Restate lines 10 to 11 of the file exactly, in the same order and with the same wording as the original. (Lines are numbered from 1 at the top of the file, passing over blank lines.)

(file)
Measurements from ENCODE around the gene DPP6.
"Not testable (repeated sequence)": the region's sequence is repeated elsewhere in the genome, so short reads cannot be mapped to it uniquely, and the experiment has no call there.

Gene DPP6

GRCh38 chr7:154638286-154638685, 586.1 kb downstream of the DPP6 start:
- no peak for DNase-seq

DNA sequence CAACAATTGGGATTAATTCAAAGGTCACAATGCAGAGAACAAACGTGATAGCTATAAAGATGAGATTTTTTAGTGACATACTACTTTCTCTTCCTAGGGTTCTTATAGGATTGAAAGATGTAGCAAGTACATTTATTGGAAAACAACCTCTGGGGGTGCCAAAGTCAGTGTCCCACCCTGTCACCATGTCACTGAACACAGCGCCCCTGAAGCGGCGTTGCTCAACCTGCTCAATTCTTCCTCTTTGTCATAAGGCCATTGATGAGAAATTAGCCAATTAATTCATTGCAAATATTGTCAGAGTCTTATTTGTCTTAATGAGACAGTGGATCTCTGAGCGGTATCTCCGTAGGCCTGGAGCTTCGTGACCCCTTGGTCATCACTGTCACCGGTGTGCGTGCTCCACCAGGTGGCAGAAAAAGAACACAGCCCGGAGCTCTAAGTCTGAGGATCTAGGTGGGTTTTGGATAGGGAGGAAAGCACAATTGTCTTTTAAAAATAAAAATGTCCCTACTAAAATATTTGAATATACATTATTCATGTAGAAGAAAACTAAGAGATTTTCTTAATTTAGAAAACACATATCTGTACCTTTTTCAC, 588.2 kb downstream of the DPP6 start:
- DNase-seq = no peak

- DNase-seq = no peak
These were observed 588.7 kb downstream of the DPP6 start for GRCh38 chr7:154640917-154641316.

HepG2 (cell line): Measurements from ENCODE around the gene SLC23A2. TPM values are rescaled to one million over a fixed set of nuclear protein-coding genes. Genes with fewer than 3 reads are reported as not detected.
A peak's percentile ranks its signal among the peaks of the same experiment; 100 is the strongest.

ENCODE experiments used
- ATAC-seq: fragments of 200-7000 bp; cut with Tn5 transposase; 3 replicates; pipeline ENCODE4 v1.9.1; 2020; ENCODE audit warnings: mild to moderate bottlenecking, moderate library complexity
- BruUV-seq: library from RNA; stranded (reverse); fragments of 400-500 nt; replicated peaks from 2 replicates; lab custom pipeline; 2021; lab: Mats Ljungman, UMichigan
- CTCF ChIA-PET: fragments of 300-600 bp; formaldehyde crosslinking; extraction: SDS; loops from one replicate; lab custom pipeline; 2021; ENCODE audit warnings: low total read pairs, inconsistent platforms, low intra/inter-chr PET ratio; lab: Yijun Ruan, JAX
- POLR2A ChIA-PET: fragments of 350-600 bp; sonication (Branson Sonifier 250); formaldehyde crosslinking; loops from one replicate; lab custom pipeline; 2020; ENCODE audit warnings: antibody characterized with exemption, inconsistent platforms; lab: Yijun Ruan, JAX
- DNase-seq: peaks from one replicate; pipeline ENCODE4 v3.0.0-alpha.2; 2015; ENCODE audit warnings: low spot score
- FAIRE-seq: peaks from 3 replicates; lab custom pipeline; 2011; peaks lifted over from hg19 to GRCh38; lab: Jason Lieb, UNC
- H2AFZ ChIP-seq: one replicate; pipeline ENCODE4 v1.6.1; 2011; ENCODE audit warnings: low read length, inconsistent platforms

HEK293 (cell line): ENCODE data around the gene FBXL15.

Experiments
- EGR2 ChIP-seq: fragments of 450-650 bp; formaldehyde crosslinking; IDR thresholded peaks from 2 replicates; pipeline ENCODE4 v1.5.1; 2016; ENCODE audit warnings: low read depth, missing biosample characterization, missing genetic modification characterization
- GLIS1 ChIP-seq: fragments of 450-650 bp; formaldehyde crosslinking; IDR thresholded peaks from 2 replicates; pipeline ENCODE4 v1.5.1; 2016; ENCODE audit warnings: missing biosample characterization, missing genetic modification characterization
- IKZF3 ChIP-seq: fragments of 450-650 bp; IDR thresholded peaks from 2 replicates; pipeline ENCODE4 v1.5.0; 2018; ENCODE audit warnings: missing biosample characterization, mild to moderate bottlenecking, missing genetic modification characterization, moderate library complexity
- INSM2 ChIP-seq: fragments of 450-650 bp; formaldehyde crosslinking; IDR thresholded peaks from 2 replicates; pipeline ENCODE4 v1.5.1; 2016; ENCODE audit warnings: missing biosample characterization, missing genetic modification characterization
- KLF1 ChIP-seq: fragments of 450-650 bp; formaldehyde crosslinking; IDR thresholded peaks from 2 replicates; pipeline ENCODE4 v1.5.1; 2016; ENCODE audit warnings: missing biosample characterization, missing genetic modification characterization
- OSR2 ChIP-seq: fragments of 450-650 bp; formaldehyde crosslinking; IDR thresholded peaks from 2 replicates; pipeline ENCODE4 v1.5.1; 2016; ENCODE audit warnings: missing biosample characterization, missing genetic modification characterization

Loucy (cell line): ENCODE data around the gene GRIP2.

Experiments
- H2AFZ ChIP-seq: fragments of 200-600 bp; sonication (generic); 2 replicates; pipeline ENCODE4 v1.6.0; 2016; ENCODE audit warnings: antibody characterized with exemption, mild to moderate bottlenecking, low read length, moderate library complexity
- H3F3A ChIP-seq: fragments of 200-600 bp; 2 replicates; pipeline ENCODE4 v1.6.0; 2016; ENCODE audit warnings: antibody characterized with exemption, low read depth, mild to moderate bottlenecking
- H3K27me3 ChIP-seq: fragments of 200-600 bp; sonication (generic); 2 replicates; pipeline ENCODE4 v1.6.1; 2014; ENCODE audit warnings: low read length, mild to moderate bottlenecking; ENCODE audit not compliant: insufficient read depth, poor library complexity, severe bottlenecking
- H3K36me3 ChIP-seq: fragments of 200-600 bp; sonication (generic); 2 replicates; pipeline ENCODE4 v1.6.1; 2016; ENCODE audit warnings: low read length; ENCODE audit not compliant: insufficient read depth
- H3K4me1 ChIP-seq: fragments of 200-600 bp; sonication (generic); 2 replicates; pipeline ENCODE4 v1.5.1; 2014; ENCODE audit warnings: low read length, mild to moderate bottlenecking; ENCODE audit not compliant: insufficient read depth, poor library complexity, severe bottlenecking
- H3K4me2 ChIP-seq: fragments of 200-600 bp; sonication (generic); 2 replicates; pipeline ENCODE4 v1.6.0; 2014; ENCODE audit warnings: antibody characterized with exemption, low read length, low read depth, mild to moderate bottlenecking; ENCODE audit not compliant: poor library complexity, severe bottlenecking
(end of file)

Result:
HepG2 (cell line): Measurements from ENCODE around the gene SLC23A2. TPM values are rescaled to one million over a fixed set of nuclear protein-coding genes. Genes with fewer than 3 reads are reported as not detected.
A peak's percentile ranks its signal among the peaks of the same experiment; 100 is the strongest.